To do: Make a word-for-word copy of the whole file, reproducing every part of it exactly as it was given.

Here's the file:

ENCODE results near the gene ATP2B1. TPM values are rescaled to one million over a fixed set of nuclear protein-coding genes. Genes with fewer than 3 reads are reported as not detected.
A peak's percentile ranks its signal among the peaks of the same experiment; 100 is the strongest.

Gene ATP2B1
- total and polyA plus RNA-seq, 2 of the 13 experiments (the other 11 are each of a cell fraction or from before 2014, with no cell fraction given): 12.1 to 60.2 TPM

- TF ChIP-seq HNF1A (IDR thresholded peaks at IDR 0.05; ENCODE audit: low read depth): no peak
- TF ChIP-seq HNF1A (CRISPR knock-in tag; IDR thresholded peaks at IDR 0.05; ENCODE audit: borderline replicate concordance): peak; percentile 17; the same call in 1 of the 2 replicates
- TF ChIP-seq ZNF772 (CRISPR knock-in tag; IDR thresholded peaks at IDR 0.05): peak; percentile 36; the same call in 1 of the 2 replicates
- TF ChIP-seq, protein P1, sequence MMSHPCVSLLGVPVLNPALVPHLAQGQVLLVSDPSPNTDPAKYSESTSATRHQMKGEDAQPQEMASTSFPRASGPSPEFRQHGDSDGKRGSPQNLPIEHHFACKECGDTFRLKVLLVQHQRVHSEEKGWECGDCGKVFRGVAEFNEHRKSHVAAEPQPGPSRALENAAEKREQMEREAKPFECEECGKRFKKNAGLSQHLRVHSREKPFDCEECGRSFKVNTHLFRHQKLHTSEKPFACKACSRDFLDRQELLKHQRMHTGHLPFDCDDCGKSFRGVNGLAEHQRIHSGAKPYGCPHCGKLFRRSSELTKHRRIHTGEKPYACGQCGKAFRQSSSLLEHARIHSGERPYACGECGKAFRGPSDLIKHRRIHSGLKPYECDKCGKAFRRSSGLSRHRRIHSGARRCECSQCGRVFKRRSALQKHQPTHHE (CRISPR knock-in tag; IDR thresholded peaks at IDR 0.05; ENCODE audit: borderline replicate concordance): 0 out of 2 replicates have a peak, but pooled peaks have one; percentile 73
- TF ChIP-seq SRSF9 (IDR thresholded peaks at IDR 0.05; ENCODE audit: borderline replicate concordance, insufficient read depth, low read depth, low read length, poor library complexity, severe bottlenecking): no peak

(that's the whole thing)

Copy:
ENCODE results near the gene ATP2B1. TPM values are rescaled to one million over a fixed set of nuclear protein-coding genes. Genes with fewer than 3 reads are reported as not detected.
A peak's percentile ranks its signal among the peaks of the same experiment; 100 is the strongest.

Gene ATP2B1
- total and polyA plus RNA-seq, 2 of the 13 experiments (the other 11 are each of a cell fraction or from before 2014, with no cell fraction given): 12.1 to 60.2 TPM

- TF ChIP-seq HNF1A (IDR thresholded peaks at IDR 0.05; ENCODE audit: low read depth): no peak
- TF ChIP-seq HNF1A (CRISPR knock-in tag; IDR thresholded peaks at IDR 0.05; ENCODE audit: borderline replicate concordance): peak; percentile 17; the same call in 1 of the 2 replicates
- TF ChIP-seq ZNF772 (CRISPR knock-in tag; IDR thresholded peaks at IDR 0.05): peak; percentile 36; the same call in 1 of the 2 replicates
- TF ChIP-seq, protein P1, sequence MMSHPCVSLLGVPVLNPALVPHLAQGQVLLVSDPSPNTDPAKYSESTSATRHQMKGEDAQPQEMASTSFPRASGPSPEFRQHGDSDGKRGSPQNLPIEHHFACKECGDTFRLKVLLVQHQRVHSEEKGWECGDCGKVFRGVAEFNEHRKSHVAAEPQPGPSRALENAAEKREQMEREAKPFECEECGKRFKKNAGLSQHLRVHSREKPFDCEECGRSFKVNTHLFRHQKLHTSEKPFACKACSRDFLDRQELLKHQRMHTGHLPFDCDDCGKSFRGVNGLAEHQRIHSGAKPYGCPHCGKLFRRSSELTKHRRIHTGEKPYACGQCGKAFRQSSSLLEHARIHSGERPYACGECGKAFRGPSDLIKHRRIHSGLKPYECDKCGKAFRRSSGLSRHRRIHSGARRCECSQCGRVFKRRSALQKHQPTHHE (CRISPR knock-in tag; IDR thresholded peaks at IDR 0.05; ENCODE audit: borderline replicate concordance): 0 out of 2 replicates have a peak, but pooled peaks have one; percentile 73
- TF ChIP-seq SRSF9 (IDR thresholded peaks at IDR 0.05; ENCODE audit: borderline replicate concordance, insufficient read depth, low read depth, low read length, poor library complexity, severe bottlenecking): no peak